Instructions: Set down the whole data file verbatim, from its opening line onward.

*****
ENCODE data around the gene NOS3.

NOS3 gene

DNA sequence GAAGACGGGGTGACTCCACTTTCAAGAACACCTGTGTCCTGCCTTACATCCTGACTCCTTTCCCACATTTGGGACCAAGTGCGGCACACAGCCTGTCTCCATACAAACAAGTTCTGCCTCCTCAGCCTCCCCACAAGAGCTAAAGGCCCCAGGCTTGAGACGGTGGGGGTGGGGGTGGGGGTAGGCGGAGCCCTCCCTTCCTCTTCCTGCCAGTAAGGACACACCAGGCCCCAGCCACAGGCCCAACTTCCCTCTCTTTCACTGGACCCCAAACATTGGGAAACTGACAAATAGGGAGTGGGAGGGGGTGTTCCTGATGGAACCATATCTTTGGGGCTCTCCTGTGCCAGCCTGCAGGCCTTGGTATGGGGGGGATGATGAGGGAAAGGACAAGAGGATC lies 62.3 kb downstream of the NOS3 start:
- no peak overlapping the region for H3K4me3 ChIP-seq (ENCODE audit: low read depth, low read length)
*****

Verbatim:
ENCODE data around the gene NOS3.

NOS3 gene

DNA sequence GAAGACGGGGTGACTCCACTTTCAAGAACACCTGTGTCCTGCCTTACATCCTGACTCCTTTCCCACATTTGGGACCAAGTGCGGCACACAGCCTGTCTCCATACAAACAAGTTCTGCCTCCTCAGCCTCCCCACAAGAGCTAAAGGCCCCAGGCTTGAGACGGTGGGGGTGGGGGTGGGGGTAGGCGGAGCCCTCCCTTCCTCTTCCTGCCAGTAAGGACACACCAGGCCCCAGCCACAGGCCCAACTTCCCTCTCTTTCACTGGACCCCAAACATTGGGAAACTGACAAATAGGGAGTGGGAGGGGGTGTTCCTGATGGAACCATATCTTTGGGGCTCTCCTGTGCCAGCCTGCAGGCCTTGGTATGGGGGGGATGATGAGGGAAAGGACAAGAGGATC lies 62.3 kb downstream of the NOS3 start:
- no peak overlapping the region for H3K4me3 ChIP-seq (ENCODE audit: low read depth, low read length)